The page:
And yet, there is the question of how and whether a Toronto-based urban literature might supplant a century and more of writing fixated on the rural and wild spaces of Canada, in a country where the very existence of urban spaces is so often conceived as an invasion and a blight on what is romantically remembered as a pristine and natural landscape. There is the additional problem of how and whether such a literature can adequately capture the complex flows, crises, and assertions of a moving metropolis. In Downtown Canada, Douglas Ivison and Justin Edwards comment on the importance of shifting focus to "that most placeless of places, the city" while also "reasserting the local in an increasingly globalized Canadian literature." (2005: 6) Finally, and perhaps most urgently, there is the difficulty of determining whether such a literature exists at all.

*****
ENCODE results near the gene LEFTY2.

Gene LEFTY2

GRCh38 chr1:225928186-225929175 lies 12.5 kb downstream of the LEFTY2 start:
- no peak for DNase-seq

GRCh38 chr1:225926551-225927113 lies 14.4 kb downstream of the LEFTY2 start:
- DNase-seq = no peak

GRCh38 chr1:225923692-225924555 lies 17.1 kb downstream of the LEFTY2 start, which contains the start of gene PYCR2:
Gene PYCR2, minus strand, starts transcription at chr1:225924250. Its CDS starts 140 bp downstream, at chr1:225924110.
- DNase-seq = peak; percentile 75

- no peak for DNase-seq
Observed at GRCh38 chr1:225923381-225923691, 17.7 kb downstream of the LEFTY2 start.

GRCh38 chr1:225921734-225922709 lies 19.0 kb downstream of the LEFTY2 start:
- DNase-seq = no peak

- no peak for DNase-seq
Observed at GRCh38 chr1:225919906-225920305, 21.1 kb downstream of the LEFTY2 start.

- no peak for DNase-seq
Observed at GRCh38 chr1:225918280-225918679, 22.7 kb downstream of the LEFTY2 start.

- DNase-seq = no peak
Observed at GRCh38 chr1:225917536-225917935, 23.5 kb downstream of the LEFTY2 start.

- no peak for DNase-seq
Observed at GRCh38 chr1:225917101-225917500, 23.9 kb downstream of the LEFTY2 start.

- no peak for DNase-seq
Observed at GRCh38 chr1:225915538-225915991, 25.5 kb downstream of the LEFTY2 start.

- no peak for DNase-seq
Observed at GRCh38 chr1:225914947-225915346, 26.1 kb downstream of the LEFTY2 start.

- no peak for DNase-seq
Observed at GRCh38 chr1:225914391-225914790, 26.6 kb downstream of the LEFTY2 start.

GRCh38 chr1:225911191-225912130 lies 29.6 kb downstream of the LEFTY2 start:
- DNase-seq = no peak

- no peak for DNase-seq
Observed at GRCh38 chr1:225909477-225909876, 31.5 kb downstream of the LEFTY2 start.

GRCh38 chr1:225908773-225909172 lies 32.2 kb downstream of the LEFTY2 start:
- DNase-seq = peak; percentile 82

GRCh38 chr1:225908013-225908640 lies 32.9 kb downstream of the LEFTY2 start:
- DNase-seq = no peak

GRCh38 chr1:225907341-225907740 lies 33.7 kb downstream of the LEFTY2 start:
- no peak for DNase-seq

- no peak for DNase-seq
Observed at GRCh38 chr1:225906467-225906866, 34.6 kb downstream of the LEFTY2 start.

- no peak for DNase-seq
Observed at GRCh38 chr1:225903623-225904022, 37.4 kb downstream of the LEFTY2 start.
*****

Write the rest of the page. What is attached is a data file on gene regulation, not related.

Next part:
Opinion on this last question is mixed. Toronto journalist Bert Archer claims that Toronto is "a city that exists in no one's imagination, neither in Toronto, nor in the rest of the world." He adds, "Toronto is a place people live, not a place where things happen, or, at least, not where the sorts of things happen that forge a place for the city in the imagination." (2005: 220) In contrast, in a 2005 Vanity Fair article the American critic Anderson Tepper avers that since the 1987 publication of Michael Ondaatje's In the Skin of a Lion, "a vision of modern Toronto gradually took shape before our eyes." The article quotes Toronto novelist and poet Dionne Brand's comment that "the literature is still catching up with the city, with its new stories." Writing in the Globe & Mail, Stephen Marche describes Toronto's "flourishing bookishness" almost breathlessly, asserting that "Toronto may be the only city where novels are integral to high art, the alternative scene and mainstream culture all at the same time." Yet, Marche describes both the city and its fiction as "insular" and focused on "interior rather than public spaces."